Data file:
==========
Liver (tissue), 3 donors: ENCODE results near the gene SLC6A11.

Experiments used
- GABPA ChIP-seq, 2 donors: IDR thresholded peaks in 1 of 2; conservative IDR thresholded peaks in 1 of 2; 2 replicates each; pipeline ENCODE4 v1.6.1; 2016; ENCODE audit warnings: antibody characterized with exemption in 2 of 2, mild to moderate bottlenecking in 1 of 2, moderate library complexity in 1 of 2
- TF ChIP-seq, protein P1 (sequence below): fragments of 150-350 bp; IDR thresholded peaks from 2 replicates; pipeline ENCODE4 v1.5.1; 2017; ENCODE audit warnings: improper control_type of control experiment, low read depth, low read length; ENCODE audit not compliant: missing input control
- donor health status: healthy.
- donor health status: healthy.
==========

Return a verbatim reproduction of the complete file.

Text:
Liver (tissue), 3 donors: ENCODE results near the gene SLC6A11.

Experiments used
- GABPA ChIP-seq, 2 donors: IDR thresholded peaks in 1 of 2; conservative IDR thresholded peaks in 1 of 2; 2 replicates each; pipeline ENCODE4 v1.6.1; 2016; ENCODE audit warnings: antibody characterized with exemption in 2 of 2, mild to moderate bottlenecking in 1 of 2, moderate library complexity in 1 of 2
- TF ChIP-seq, protein P1 (sequence below): fragments of 150-350 bp; IDR thresholded peaks from 2 replicates; pipeline ENCODE4 v1.5.1; 2017; ENCODE audit warnings: improper control_type of control experiment, low read depth, low read length; ENCODE audit not compliant: missing input control
- donor health status: healthy.
- donor health status: healthy.